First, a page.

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40th Anniversary of Quito and Galápagos Islands inscribed into UNESCO

9 October 2018

The Embassy of Ecuador hosted a Photo Exhibition for the Fortieth Anniversary of the Declaration of the city of Quito as a UNESCO Cultural Heritage of Humanity, and the Galápagos Islands as a UNESCO Natural Heritage of Humanity.

Photo: Ms Maria Soledad Cordova Montero, Ambassador of Ecuador to South Africa (left) opening the exhibition

The city of Quito and the Galapagos Islands were the first places in the world to obtain this category from UNESCO, which confers a solemn consecration to this universal value, said Ambassador Cordova Montero.

 

Quito, Ecuador's capital, sits high in the Andean foothills at an altitude of 2,850m. Constructed on the foundations of an ancient Incan city, it’s known for its well-preserved colonial center, rich with 16th- and 17th-century churches and other structures blending European, Moorish and indigenous styles. These include the cathedral, in the Plaza Grande square, and ultra-ornate Compañia de Jesús Jesuit church. Quito was inscribed into the UNESCO list in 1978. The entire protected area spans 320 hectares in land area.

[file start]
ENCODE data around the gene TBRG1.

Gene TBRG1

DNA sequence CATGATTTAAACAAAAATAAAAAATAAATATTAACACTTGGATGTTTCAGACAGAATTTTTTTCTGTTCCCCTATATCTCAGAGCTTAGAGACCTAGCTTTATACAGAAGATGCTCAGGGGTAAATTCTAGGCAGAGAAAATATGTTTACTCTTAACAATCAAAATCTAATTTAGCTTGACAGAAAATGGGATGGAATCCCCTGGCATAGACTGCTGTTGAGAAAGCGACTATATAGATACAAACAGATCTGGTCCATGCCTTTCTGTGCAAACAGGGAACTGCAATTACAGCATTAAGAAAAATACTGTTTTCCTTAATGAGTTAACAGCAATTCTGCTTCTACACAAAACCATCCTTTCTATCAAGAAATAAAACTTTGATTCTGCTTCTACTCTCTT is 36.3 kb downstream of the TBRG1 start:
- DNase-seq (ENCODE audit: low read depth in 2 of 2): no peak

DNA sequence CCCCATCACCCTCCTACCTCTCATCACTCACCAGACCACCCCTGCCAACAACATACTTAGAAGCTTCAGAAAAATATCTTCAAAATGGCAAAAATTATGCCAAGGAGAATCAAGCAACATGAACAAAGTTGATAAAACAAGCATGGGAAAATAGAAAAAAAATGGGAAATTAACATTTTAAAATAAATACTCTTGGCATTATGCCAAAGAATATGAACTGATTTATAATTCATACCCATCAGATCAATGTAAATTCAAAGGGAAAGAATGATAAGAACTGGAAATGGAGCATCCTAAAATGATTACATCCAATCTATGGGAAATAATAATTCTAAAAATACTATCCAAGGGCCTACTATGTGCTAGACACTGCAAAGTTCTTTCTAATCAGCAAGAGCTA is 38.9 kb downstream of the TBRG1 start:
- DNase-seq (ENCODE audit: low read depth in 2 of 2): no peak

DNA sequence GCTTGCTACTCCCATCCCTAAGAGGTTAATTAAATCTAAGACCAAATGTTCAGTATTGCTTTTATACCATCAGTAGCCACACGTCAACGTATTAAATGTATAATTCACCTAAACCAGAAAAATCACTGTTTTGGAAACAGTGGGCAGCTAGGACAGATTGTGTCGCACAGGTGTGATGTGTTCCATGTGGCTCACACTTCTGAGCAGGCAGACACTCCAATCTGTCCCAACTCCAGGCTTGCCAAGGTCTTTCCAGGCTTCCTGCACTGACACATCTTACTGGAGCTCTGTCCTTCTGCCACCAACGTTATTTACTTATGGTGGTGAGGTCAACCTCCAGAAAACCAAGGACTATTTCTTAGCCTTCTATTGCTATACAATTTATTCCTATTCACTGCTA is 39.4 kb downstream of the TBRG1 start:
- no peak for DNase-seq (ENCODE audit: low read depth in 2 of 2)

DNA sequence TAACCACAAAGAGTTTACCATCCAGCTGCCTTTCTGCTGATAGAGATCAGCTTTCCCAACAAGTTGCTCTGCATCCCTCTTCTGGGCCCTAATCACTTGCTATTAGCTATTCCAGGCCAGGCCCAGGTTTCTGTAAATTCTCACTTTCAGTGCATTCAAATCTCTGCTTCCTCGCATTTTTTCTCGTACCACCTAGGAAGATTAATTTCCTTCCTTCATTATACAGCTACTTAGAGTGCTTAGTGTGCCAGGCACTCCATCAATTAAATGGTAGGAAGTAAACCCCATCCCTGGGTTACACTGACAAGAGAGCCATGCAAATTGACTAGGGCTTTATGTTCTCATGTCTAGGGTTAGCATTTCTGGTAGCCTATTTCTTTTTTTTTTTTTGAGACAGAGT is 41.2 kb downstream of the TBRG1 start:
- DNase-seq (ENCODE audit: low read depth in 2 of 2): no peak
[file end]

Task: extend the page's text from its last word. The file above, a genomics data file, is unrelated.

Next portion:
The Galapagos Islands are situated in the Pacific Ocean some 1,000 km from the Ecuadorian coast. This archipelago and its immense marine reserve is known as the unique ‘living museum and showcase of evolution’. Its geographical location at the confluence of three ocean currents makes it one of the richest marine ecosystems in the world. Ongoing seismic and volcanic activity reflects the processes that formed the islands. These processes, together with the extreme isolation of the islands, led to the development of unusual plant and animal life – such as marine iguanas, flightless cormorants, giant tortoises, huge cacti, endemic trees and the many different subspecies of mockingbirds and finches – all of which inspired Charles Darwin’s theory of evolution by natural selection following his visit in 1835.

The Galapagos Islands were declared a UNESCO World Heritage site in 1978 for its exotic flora and fauna, unique in the world.

 


 
 
 
 
 
 
 
 
 
 
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November/December 2018

 
 
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